And another thing (or three) on Social Security
Every time the stock market takes a steep dive, the usual suspects come out and cry: "Aha! See what privatization would have done!" It's akin to leaving a football game after your team gives up a touchdown in the first quarter. Social Security is a lifetime investment and must be gauged to long-term projections.
First of all, the personal Social Security accounts that were proposed would have diverted only a small percentage of FICA taxes (2% of the 12.4% was often cited) and would have put them into accounts holding Treasury bills. Essentially, they would be the same as current accounts except, if a person died before 65, he/she could pass that money on to survivors.
Second point: let's assume that personal accounts would allow for "risky" investments in stocks. Since 1926, 28% of one-year periods have logged a drop in the stock market, and 13% over a five year period. But over 15-years there has been no decline in value in a stock portfolio. If we account for a mixture of stocks and bonds: 23% experience a loss over one year, and 6% over five-years, but 100% of mixed portfolios gained in value over ten years. For a 60/40 stock/bond portfolio, the 35-year return is an average of 5.1% and the lowest return is 2%. By comparison, Social Security's rate of return for a two-income family with two children is 1.23% and for many people it is actually negative. (Needless to say, when Social Security goes bankrupt in 2041, the rate of return will be negative for everybody.)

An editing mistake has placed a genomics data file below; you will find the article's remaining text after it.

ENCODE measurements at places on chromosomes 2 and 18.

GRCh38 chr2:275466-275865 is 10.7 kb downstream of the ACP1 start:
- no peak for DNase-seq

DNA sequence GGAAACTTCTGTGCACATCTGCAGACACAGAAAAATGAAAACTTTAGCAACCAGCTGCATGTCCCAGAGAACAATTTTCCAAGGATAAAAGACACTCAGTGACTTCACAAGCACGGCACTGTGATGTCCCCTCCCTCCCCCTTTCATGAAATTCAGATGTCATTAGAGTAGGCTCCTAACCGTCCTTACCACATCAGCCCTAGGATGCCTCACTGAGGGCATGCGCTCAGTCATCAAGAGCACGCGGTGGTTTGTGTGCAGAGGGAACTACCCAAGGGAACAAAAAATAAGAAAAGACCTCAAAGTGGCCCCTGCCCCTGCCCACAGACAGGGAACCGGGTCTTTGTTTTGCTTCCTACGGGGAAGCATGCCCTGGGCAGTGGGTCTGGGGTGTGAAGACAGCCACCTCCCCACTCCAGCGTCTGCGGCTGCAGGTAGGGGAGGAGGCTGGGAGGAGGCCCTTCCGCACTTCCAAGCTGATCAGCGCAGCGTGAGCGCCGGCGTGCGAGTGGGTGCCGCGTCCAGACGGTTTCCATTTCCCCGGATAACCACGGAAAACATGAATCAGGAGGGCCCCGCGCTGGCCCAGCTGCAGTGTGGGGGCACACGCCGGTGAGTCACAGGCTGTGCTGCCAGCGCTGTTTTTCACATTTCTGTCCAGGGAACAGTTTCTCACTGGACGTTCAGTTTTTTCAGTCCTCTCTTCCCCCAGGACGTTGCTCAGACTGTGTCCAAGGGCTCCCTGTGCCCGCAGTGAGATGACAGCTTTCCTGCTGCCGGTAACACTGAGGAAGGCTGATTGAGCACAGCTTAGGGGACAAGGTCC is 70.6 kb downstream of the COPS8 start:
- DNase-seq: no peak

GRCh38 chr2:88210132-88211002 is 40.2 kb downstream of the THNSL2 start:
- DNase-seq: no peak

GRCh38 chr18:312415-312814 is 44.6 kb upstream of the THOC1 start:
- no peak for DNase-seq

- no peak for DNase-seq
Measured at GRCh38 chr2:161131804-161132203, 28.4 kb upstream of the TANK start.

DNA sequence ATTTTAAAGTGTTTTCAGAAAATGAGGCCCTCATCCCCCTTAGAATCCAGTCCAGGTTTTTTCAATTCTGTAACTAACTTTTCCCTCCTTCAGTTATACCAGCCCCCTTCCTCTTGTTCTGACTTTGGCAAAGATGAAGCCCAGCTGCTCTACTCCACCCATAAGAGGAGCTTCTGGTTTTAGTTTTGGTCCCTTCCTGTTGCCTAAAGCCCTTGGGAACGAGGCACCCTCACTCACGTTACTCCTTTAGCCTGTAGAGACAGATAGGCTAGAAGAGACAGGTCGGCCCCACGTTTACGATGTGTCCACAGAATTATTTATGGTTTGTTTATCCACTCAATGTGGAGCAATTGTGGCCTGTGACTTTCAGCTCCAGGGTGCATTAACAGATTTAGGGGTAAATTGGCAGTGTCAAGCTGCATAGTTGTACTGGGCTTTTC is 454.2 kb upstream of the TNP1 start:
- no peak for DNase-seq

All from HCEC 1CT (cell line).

Third point: Social Security once collected 1% of a worker's income and now collects 6.2% (with employee match that could go towards your salary, 12.4%). Retirement savings and investments are no longer the playground of the wealthy, as they were in the 1930s; people are free to make their own choices. Instead, the nanny state has decided to take these choices out of the hands of Americans and give us back (after 50 years of working) what we paid in. As I've said before: Social Security is so great, they had to make it mandatory.